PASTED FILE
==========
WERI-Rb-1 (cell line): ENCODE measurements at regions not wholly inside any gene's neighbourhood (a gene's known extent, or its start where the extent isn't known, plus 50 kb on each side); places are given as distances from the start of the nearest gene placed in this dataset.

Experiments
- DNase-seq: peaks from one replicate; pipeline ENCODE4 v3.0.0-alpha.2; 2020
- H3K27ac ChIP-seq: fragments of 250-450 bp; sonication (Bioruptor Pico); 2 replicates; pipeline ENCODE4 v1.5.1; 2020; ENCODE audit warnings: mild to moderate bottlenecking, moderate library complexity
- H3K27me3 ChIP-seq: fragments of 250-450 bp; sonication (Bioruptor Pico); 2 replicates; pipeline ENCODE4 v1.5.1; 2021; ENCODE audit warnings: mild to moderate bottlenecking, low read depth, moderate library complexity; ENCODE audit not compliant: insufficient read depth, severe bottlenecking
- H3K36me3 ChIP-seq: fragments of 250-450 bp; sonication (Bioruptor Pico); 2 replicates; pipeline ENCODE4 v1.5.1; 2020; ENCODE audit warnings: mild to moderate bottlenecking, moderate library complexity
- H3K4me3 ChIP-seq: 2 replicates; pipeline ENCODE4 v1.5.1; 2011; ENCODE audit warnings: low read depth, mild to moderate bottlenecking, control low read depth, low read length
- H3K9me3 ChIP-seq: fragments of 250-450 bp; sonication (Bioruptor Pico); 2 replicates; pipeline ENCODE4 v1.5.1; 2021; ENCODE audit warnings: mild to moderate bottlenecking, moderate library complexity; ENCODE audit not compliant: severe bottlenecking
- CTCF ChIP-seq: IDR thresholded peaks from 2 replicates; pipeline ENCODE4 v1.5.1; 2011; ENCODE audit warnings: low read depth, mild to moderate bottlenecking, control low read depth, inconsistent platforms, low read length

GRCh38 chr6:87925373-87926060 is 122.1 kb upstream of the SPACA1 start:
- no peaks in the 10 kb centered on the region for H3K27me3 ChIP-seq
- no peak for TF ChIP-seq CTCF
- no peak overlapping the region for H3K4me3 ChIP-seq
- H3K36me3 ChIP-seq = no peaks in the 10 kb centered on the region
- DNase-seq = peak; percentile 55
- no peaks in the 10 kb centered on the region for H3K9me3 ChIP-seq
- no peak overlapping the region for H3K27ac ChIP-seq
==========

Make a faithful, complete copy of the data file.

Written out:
WERI-Rb-1 (cell line): ENCODE measurements at regions not wholly inside any gene's neighbourhood (a gene's known extent, or its start where the extent isn't known, plus 50 kb on each side); places are given as distances from the start of the nearest gene placed in this dataset.

Experiments
- DNase-seq: peaks from one replicate; pipeline ENCODE4 v3.0.0-alpha.2; 2020
- H3K27ac ChIP-seq: fragments of 250-450 bp; sonication (Bioruptor Pico); 2 replicates; pipeline ENCODE4 v1.5.1; 2020; ENCODE audit warnings: mild to moderate bottlenecking, moderate library complexity
- H3K27me3 ChIP-seq: fragments of 250-450 bp; sonication (Bioruptor Pico); 2 replicates; pipeline ENCODE4 v1.5.1; 2021; ENCODE audit warnings: mild to moderate bottlenecking, low read depth, moderate library complexity; ENCODE audit not compliant: insufficient read depth, severe bottlenecking
- H3K36me3 ChIP-seq: fragments of 250-450 bp; sonication (Bioruptor Pico); 2 replicates; pipeline ENCODE4 v1.5.1; 2020; ENCODE audit warnings: mild to moderate bottlenecking, moderate library complexity
- H3K4me3 ChIP-seq: 2 replicates; pipeline ENCODE4 v1.5.1; 2011; ENCODE audit warnings: low read depth, mild to moderate bottlenecking, control low read depth, low read length
- H3K9me3 ChIP-seq: fragments of 250-450 bp; sonication (Bioruptor Pico); 2 replicates; pipeline ENCODE4 v1.5.1; 2021; ENCODE audit warnings: mild to moderate bottlenecking, moderate library complexity; ENCODE audit not compliant: severe bottlenecking
- CTCF ChIP-seq: IDR thresholded peaks from 2 replicates; pipeline ENCODE4 v1.5.1; 2011; ENCODE audit warnings: low read depth, mild to moderate bottlenecking, control low read depth, inconsistent platforms, low read length

GRCh38 chr6:87925373-87926060 is 122.1 kb upstream of the SPACA1 start:
- no peaks in the 10 kb centered on the region for H3K27me3 ChIP-seq
- no peak for TF ChIP-seq CTCF
- no peak overlapping the region for H3K4me3 ChIP-seq
- H3K36me3 ChIP-seq = no peaks in the 10 kb centered on the region
- DNase-seq = peak; percentile 55
- no peaks in the 10 kb centered on the region for H3K9me3 ChIP-seq
- no peak overlapping the region for H3K27ac ChIP-seq